Building a Winning Employer Brand

Historically, recruiting has been a very reactionary and somewhat circular discipline. You identify job openings, fill them as quickly and cheaply as possible, and then start the whole process again as soon as another need is identified. But there are much more subtle forces at work that require a longer-term approach: your employer brand affects whether the right candidates apply to your company in the first place, take your offer when you extend it, and stay at your company once they are hired. The identification and execution of a successful employer brand can have an enormous impact on your entire company’s overall profitability, vision, and future direction. Companies with strong employer brands will realize a huge competitive advantage when competing for top talent. Companies without strong employer brands will be forced to lure candidates with higher salaries and added benefits. What is an Employer Brand? First, let’s define what an employer brand is and is not. Your company’s employer brand is not a print advertising or banner campaign. It is not the design of your website or job fair booth. It is not the TV commercials that sell your company’s services. And it is definitely not your logo. These are all executions of what you believe your brand should be, but they only represent the tip of the iceberg. An employer brand encompasses all of the thoughts, feelings, perceptions and ideas that candidates associate with your company as a potential place to work. This can be derived from many sources, including what they’ve experienced at your company or heard from others who have worked there; how your company positions itself in person (job fairs, interviews and events), in print, and online; what the press is saying about your company; and what methods you are using to communicate with your target audience. Your brand exists in candidates’ and employees’ minds, and needs to be cultivated, whether the economy is going up or down. Put simply, an employer brand is a promise; your ability to deliver on that promise defines who you are to candidates. Based in large part on this definition, a candidate will choose to work or not to work at your company. And an employee will decide to stay or leave depending on if their expectations have been met. Building Blocks The employer brand building process starts with a holistic understanding of the current employment experience you are delivering; how your value proposition and brand compares to your competition for talent (hint: your competitors are not necessarily in your industry); target audience demographics and psychographics; and what you desire your brand position to ultimately be. Information gathered leads to an employer brand positioning statement, which serves as the foundation and differentiation point for all integrated communications strategies. Vital target audience and competitor information can be derived from several sources, including but not limited to internal and external focus groups, employee satisfaction surveys, and exit interview data. The more digging you do, the more likely you are to find the right answers. Don’t rely on innuendo or assumptions, or your own personal perception of your company’s employment experience and value proposition. Perceptions typically vary by audience demographics, geographies, job functions and business units. What you may experience as an employee is likely not representative of the company as a whole. Armed with the right information, you can establish a strong employer brand positioning statement. More often than not, I have also seen this information lead to broad-scale organizational improvements not limited to HR practices or benefits. For maximum effect, ensure that all future communications – from website development to job postings to internal communications – stay “on-brand” and that all employees are aware of and involved in “living the brand.” The Integrated Approach Many employers take the easy way out: dangle a desirable carrot in front of candidates and hope that they’re just hungry enough to take it. This has resulted in a sea of undifferentiated employers dangling virtually identical carrots in front of the same candidates. Not only is this a dartboard approach to attracting talent, it also has the potential to severely diminish your brand and affect retention. Client research has shown us at TMP that most messages (read: promises) being communicated to candidates are most often partially or completely inaccurate. Based on these unfulfilled promises, employees with desirable skills will become less loyal over time and will start looking for other opportunities more quickly. Research has also shown us that employees, like consumers, are attracted to strong brands. Less expensive Generic Cola may taste just like Coke, but consumers identify more with Coke, giving them a dominant market share and an almost undying customer loyalty. Likewise, it is more attractive for an employee to work at Company A with the stronger employer brand than to seek employment at a Brand X Company that is undifferentiated from several other similar companies. And that same element of customer loyalty that sells more Coke translates into longer tenures, higher productivity, and increased retention. Companies that truly integrate the messages designed to attract and retain the best employees will be better positioned for long-term success as an organization. These companies will ensure that Internal Communications, Marketing and Recruiting messages are all on-brand and support strong, distinguishable employer brand positioning statements. Employees’ attraction to these brands will lead to a higher level of long-term organizational talent that is surprisingly less expensive to find and easier to keep. Special thanks to Rob O’Keefe with TMP’s Employer Branding Group for his assistance with this article. <*SPONSORMESSAGE*>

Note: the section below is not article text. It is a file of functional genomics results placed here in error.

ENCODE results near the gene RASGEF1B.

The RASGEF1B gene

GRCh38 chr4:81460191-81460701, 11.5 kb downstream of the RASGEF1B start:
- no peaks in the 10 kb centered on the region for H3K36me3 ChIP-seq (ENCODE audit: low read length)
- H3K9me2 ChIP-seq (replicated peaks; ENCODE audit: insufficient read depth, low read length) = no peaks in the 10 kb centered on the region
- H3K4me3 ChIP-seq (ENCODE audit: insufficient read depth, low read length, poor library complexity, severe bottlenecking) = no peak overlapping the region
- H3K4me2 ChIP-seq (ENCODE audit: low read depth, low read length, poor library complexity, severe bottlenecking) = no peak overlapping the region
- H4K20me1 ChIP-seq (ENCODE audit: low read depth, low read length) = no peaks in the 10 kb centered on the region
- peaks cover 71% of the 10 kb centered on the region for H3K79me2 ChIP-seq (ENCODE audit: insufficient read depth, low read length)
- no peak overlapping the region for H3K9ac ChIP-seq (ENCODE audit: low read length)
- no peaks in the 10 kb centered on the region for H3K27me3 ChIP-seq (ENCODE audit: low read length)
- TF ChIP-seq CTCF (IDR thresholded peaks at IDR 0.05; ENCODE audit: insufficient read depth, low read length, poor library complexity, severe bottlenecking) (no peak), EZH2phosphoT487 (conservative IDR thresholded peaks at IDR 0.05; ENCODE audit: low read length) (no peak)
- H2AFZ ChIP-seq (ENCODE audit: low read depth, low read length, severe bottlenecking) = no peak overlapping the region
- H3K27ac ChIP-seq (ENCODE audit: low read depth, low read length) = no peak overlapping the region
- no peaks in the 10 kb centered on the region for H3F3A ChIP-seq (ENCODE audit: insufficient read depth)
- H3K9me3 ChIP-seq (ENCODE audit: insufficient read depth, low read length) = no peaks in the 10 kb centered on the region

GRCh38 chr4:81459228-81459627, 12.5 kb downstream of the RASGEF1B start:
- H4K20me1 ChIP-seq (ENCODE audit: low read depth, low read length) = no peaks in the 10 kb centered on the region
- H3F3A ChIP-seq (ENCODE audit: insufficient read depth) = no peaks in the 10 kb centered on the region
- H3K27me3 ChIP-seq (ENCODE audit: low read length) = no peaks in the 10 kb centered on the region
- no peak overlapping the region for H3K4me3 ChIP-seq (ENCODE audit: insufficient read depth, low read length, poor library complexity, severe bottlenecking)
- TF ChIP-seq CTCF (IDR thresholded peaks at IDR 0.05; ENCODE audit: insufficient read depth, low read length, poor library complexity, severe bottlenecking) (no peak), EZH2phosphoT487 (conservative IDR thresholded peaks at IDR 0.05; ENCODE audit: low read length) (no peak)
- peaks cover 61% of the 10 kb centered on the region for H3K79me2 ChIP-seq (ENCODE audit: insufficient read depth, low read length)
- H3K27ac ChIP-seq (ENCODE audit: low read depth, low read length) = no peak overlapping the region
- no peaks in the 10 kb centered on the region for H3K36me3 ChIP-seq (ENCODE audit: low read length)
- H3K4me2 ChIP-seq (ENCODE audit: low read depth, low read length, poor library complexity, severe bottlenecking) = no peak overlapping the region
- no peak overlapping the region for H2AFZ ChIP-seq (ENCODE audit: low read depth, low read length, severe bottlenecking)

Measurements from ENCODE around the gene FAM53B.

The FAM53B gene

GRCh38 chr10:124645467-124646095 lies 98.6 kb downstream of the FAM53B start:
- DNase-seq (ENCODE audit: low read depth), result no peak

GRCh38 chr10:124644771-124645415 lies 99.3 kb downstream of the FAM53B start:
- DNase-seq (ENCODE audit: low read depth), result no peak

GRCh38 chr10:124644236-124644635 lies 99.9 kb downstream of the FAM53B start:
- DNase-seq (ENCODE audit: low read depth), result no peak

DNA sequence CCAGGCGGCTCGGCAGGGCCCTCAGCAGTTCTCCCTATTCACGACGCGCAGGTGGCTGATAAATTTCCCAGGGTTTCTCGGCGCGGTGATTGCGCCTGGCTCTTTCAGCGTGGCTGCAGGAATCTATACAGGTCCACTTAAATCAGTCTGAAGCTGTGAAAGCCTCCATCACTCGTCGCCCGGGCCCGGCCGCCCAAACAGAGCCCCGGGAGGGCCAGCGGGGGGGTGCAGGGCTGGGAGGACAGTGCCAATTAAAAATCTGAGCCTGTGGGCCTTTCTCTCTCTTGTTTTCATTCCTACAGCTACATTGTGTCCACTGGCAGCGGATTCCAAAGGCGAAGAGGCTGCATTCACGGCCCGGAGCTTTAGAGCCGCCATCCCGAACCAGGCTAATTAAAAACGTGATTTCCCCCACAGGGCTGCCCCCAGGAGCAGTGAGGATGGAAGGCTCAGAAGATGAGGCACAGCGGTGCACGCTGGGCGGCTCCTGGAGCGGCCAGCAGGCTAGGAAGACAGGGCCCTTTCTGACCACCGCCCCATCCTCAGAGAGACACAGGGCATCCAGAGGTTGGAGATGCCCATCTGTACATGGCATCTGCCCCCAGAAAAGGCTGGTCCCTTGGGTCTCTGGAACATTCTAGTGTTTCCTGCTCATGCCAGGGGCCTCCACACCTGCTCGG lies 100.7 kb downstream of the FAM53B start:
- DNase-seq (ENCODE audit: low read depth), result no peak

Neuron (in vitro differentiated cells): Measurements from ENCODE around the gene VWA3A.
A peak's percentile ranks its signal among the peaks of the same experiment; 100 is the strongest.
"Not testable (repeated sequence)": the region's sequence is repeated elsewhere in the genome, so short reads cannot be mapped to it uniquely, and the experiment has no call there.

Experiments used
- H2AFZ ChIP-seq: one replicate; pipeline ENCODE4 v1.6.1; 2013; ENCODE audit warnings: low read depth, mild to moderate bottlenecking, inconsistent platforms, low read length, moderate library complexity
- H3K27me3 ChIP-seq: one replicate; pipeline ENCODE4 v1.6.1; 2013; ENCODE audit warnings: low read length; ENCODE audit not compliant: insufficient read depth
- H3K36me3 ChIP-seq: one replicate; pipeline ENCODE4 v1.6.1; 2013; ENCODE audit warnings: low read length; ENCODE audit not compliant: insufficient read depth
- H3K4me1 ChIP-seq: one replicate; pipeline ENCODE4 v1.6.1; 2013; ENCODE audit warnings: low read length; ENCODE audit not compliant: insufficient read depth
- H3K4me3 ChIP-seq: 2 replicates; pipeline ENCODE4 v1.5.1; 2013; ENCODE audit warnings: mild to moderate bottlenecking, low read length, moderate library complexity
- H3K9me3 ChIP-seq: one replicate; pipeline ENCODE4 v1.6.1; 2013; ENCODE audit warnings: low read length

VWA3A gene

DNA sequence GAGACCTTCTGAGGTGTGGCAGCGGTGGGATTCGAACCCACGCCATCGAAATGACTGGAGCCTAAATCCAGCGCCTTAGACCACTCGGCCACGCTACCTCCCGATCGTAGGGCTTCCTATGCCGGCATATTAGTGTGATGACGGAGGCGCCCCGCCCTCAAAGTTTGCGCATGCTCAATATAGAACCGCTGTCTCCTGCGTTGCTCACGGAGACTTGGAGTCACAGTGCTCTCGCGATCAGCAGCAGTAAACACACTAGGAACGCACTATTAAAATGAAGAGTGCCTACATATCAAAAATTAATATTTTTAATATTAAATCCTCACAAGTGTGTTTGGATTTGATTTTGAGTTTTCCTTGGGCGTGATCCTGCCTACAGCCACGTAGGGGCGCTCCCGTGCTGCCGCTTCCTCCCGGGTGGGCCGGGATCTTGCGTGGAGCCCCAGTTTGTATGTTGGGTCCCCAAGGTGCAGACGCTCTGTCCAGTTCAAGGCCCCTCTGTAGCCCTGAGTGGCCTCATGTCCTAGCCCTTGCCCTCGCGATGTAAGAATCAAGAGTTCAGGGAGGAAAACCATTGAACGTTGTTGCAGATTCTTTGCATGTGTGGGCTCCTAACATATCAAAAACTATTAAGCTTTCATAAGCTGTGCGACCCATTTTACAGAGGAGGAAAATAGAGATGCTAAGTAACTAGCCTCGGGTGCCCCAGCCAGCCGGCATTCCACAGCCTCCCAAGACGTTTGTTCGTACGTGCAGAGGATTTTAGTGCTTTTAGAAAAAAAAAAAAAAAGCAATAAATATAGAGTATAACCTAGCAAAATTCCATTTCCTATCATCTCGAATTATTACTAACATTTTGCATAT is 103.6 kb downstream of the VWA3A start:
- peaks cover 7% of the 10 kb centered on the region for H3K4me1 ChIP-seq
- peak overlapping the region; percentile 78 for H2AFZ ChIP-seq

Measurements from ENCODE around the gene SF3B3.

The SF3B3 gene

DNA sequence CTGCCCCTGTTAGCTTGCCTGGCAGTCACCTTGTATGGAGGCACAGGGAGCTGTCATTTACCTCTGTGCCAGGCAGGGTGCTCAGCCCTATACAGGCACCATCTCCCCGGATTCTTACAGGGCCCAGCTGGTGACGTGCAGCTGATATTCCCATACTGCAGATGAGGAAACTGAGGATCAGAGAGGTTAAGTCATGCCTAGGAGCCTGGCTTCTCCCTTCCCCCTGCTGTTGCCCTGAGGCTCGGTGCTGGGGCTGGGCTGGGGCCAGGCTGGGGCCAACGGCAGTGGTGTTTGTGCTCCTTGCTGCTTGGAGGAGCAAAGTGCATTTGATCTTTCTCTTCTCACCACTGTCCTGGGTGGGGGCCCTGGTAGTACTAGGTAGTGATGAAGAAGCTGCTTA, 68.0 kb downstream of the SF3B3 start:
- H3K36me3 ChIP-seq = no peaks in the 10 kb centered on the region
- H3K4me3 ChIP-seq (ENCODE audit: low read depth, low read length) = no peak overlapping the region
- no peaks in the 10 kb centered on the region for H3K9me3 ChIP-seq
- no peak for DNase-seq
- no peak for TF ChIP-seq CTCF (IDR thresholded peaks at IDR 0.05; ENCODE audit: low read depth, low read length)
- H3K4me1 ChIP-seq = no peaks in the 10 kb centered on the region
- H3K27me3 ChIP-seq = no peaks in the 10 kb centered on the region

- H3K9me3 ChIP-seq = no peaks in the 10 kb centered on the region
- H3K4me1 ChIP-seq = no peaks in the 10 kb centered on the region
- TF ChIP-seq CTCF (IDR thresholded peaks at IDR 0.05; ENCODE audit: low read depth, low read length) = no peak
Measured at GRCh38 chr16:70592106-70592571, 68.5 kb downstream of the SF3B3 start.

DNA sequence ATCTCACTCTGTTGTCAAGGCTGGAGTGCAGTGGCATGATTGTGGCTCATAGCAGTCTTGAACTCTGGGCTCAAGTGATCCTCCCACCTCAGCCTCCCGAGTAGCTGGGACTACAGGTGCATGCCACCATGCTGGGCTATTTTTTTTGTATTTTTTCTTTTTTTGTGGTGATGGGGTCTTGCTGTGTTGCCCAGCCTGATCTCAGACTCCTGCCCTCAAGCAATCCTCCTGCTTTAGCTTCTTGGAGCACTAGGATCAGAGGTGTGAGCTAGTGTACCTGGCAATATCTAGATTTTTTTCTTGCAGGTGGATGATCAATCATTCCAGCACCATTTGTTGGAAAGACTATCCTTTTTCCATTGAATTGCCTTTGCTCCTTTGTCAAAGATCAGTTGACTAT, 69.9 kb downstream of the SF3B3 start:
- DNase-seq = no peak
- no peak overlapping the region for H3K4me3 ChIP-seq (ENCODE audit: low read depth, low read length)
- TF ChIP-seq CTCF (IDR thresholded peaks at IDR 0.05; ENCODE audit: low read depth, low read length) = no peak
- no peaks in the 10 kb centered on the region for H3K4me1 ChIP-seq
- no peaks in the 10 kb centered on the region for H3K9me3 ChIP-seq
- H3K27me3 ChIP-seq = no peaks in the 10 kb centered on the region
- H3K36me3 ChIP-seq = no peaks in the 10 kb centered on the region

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Dave Lefkow is currently the CEO of talentspark (, a consulting firm that helps companies use technology to gain a competitive advantage for talent, and a regular contributor to ERE on human capital, technology, and branding related subjects. He is also an international speaker on human capital trends and best practices, having spoken in countries as close as Canada and as far away as Malaysia and Australia. His consulting work has spanned a wide variety of industries and recruiting challenges with companies like Starbucks, Boeing, HP, Microsoft, Expedia, Washington Mutual, Nike and Swedish Medical Center.